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Maria Sibylla Merian (German, 1647-1717), Plate 48. Tabrouba Tree with Stag Beetle, Palm Weevil and other Insects

Maria Sibylla Merian (German, 1647-1717), Plate 48. Tabrouba Tree with Stag Beetle, Palm Weevil and other Insects

  • $ 5,250.00

Maria Sibylla Merian (German, 1647-1717)
“Plate 48. Tabrouba Tree with Stag Beetle, Palm Weevil and other Insects”
from The Insects of Surinam
Watercolor and bodycolor with gum arabic over lightly etched outlines on paper
Amsterdam, 1705
Paper size: 20 1/4 x 14 in.

Transfer-print watercolors from The Insects of Surinam

“The objects depicted in this sheet are completely unrelated to one another.  Tabrouba (Genipa americana) is an Indian name for the plant from whose fruit a durable black paint used for body painting is produced and from the milk of which an insect repellant is derived.  The stag beetle (Macrodontia cervicornis) equipped with the powerful pinchers developed from its upper jaws is illustrated as inhabiting and surrounding the tree, however, as Maria Sibylla Merian herself writes, it is only a ‘decorative’ element in the composition.  The palm weevil (Rhynchophorus palarum) infests the pith of the palm tree as a larva, which is not depicted due to its size.  According to Merian’s entry in the Studienbuch for the palm weevil, the Indians considered the fat, full grown larvae a great delicacy and: “They laid these worms on coals and roasted them.”   Merian mistakenly regarded the animals in the lower portion of the illustration as related.  The caterpillar, which Merian describes as looking like a “clothing brush” under the magnifying glass, and the inappropriately small cocoon belong to the butterfly; the orchid bee (Euglossa dimidiata) builds its nest in hollows in trees or in the earth.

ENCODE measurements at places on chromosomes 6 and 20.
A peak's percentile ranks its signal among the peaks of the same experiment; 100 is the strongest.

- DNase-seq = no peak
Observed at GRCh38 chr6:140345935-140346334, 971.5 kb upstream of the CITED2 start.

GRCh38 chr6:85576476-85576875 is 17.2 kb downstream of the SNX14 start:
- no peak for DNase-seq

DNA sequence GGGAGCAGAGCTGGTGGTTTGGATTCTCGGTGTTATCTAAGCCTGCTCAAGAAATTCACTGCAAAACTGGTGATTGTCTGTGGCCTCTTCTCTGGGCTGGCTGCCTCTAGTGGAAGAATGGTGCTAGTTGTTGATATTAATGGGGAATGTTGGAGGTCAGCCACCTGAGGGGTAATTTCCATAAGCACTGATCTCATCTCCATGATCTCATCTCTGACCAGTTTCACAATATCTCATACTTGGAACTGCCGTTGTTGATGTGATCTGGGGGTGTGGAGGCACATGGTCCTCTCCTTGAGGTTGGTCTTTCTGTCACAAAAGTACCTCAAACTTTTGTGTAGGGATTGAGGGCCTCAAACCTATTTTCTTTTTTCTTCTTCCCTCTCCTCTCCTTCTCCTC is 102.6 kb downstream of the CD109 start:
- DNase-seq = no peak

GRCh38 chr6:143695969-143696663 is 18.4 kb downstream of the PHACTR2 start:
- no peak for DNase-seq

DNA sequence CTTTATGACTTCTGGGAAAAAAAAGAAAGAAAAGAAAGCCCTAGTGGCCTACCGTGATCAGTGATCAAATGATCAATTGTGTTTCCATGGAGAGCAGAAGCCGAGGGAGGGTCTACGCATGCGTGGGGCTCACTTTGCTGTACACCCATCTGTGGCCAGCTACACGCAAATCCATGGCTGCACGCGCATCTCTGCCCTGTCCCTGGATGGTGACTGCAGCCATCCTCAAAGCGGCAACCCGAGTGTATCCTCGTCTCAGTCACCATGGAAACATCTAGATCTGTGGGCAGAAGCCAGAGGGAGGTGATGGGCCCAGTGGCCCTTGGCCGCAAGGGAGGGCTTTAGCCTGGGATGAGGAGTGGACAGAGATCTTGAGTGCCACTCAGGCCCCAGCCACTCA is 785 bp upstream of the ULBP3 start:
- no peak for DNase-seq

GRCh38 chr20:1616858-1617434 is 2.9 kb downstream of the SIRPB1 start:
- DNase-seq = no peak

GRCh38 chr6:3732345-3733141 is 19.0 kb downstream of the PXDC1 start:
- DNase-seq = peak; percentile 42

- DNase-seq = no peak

Descriptions of each plant adapted from J.Harvey’s commentary to the Folio Society facsimile of the Surinam Album (London, 2006) and Merian’s text for the Insects of Surinam.

One glimpse of any of Merian’s transfer-print watercolors from the Insects of Surinam reveals the main reasons for such celebration. Even to those who do not know of her work, this is a stunning sight. Her colors are alternately subtle and vibrant, capturing the quality of her subjects with striking naturalism. Yet while she maintains a scientist’s eye for precision, her creative decisions and compositions give these images a style that is distinctly hers. Each image demonstrates Merian’s masterful grasp of detail and nuance, as well as her outstanding ability to combine science and art. Equally significant, to early 18th century Europeans, her illustrations represented the first views of these American plants and insects.

These spectacular examples of her work are from one of a very few transfer-print watercolor volumes known to exist. Merian herself prepared the volume. After an uncolored print was made, she applied dampened paper to it, pressing by hand to create an image of the print in reverse. In this volume, she chose to block out the plate numbers and then add by hand, to some images, numbers, and notations. Merian then painstakingly watercolored the dried paper herself, ensuring that the colors were true to the specimens she had seen in South America, and also allowing her style to emerge with the greatest clarity. The volume was not meant for sale, and its intended purpose cannot be known with any certainty. Perhaps it was created as a gift for a wealthy and important patron, perhaps Merian meant to keep it herself. What can be stated without a doubt is that these splendid images represent a unique opportunity to acquire original works by an artist who broke barriers as a woman, as a scientist and artist, and whose accomplishments are no less impressive today than they were in her time.

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